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The Lymond Chronicles by Dorothy Dunnett- Review of a series that fantasy fans should read ( if they haven’t already).

It’s time for my annual re-read of The Lymond Chronicles, a historical fiction series by Dorothy Dunnett that remains popular despite being first published in 1961. Game of Kings, the first book in the series is one of the hardest and most difficult books I have ever read but while it takes time and effort to read all the books in this series, the reward is well worth it. Francis Crawford of Lymond is a truly unforgettable character that has been much imitated in fantasy fiction.

Books in series
The Game of kings( review here)
Queen’s Play( review here)
The disorderly knights (Review here)
Pawn in Frankincense( Review here)
The ringed castle (Review here)
Checkmate ( review here)

Review ( Spoiler free)

I will be honest, I gave up reading the first book in the series, about 150 pages into the Game of Kings. The first few chaotic chapters with a possibly drunken pig, people speaking in poetry, the splattering of French and other languages takes some getting used to. Dorothy Dunnett makes no allowances for the reader with limited French and no explanations for  Lymond’s rotten behaviour at the start of the book. So, I gave up.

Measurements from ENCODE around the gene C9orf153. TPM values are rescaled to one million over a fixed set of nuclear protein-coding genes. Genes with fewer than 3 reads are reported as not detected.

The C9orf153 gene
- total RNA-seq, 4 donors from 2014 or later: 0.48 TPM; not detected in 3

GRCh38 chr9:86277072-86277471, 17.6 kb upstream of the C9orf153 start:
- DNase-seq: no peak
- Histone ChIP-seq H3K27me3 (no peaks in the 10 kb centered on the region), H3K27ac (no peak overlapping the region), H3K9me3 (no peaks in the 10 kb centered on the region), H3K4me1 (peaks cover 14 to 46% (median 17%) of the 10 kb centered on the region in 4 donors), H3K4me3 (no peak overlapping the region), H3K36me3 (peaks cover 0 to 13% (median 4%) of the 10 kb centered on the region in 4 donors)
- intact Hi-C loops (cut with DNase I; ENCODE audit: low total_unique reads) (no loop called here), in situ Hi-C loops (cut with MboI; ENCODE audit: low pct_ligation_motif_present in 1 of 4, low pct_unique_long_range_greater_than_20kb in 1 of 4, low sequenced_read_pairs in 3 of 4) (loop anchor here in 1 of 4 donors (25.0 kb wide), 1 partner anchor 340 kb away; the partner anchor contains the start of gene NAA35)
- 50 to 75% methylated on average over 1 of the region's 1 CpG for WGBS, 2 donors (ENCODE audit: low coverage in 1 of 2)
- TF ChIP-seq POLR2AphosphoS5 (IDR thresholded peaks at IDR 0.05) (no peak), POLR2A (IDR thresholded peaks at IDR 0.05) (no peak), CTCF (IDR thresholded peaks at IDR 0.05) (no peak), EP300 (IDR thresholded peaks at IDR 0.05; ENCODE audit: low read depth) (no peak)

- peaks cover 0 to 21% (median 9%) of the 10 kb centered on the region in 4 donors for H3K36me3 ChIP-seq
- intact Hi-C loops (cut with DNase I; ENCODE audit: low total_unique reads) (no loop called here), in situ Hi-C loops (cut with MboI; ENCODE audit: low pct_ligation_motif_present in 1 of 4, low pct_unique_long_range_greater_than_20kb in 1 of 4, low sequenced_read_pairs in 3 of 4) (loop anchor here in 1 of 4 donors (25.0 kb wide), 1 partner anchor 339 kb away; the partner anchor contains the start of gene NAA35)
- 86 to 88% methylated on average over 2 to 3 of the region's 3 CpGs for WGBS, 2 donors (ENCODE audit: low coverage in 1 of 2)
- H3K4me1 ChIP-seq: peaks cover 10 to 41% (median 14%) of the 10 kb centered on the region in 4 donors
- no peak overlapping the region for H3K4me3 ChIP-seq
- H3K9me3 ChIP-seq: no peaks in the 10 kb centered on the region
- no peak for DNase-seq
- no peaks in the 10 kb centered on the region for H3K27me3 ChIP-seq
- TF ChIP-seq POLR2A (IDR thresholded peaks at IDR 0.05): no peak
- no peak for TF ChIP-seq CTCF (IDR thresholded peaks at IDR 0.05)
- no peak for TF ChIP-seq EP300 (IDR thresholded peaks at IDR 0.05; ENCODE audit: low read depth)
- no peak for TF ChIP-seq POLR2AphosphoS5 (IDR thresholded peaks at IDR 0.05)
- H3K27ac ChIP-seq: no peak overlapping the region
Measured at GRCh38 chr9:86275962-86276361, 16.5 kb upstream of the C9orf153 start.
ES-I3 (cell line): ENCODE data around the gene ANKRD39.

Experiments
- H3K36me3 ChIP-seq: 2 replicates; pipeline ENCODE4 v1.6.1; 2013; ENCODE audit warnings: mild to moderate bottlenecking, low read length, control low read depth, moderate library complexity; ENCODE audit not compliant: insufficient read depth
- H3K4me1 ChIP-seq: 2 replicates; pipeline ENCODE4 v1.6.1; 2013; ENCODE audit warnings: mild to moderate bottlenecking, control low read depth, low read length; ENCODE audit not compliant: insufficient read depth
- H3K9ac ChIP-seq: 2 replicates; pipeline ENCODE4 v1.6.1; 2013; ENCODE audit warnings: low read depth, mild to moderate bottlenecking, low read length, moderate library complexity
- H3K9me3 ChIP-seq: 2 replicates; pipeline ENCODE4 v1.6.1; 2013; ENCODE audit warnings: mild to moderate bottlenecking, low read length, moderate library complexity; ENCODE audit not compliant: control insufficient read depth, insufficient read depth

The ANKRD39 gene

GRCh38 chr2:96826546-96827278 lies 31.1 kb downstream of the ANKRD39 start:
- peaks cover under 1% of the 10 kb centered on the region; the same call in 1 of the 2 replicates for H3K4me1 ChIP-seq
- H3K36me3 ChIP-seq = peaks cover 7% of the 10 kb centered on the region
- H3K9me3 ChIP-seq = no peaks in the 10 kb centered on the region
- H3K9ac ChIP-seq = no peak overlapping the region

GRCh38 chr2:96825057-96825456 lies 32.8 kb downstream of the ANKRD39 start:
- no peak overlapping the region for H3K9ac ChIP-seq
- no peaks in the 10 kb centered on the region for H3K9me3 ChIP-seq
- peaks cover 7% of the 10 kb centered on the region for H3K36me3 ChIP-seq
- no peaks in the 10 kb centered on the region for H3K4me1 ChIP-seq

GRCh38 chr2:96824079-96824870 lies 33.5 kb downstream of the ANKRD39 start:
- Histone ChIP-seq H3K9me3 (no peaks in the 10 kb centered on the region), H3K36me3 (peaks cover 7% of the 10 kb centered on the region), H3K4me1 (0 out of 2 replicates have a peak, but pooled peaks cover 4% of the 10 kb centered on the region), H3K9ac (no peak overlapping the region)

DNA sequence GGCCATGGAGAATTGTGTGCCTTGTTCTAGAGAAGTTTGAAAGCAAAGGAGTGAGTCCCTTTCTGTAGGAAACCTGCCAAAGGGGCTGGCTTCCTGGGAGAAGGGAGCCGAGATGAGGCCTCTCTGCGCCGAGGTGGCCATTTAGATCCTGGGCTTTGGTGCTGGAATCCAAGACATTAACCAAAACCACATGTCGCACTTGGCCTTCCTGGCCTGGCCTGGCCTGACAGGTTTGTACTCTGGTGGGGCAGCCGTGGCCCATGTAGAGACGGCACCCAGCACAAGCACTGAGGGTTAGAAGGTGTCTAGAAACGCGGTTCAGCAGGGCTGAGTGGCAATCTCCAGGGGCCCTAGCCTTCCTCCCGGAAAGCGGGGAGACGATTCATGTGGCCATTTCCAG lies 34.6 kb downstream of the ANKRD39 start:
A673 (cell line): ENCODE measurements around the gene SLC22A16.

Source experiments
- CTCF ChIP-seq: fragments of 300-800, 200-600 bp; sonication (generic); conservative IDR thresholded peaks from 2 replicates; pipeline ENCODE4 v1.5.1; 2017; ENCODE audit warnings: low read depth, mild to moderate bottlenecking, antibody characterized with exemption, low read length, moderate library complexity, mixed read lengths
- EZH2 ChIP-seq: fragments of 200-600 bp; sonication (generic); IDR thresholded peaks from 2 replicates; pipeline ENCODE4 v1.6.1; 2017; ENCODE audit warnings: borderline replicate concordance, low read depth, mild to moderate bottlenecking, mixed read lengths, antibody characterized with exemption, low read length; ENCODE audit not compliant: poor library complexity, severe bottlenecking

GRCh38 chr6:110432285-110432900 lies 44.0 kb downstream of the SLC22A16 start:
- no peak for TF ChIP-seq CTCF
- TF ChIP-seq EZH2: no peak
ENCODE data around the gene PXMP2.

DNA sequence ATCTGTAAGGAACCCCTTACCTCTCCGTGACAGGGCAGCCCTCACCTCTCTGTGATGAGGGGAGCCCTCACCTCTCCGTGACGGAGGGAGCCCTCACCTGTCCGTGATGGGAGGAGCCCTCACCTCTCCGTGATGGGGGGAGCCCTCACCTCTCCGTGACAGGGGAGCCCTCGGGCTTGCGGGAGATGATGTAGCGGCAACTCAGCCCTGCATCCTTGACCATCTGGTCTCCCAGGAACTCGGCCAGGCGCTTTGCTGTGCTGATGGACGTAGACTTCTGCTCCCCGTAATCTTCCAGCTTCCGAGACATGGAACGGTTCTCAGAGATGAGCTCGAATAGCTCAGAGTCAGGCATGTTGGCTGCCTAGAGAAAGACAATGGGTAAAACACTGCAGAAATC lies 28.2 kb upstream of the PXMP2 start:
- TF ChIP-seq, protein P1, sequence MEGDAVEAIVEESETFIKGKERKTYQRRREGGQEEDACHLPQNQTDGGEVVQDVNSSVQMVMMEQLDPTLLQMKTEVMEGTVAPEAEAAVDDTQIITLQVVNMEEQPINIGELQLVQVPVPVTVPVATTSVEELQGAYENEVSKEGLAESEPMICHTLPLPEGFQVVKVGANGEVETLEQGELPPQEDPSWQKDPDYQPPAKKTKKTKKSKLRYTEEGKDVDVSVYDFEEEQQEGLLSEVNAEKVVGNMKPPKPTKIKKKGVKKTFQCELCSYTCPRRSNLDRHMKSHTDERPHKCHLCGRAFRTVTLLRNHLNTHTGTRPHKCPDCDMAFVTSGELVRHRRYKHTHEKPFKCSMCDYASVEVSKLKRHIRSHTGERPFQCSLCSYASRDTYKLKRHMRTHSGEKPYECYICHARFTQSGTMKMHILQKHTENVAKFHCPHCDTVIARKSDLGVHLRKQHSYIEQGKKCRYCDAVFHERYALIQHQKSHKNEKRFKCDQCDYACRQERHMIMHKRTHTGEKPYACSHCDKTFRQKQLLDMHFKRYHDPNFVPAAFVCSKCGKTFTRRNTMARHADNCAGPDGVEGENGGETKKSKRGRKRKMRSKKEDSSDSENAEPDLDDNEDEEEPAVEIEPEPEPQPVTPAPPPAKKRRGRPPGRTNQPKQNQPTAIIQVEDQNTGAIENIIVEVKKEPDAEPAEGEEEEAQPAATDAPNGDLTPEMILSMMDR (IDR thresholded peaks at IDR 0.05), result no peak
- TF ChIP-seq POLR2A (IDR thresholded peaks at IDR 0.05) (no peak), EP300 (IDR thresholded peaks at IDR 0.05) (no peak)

But then, I was on holiday and had finished all my books and had only this partially left book on my kindle as reading material. But this time, I was hooked by the story and the characters especially Francis of Lymond. I ended up reading the entire series in days.

Overriding story arc

The books ( titles based on chess moves ) follows Francis Crawford of Lymond, Master of Culter over a period of ten years in a tumultuous and eventful period of Scottish and English history ( ten years before Elizabeth the first ascends to the throne). Francis in the course of these books plays fugitive, spy, mercenary, courtier, politician, hero and villain. The books cleverly intertwine real history with historical characters into Francis’s story.

Continue reading “The Lymond Chronicles by Dorothy Dunnett- Review of a series that fantasy fans should read ( if they haven’t already).”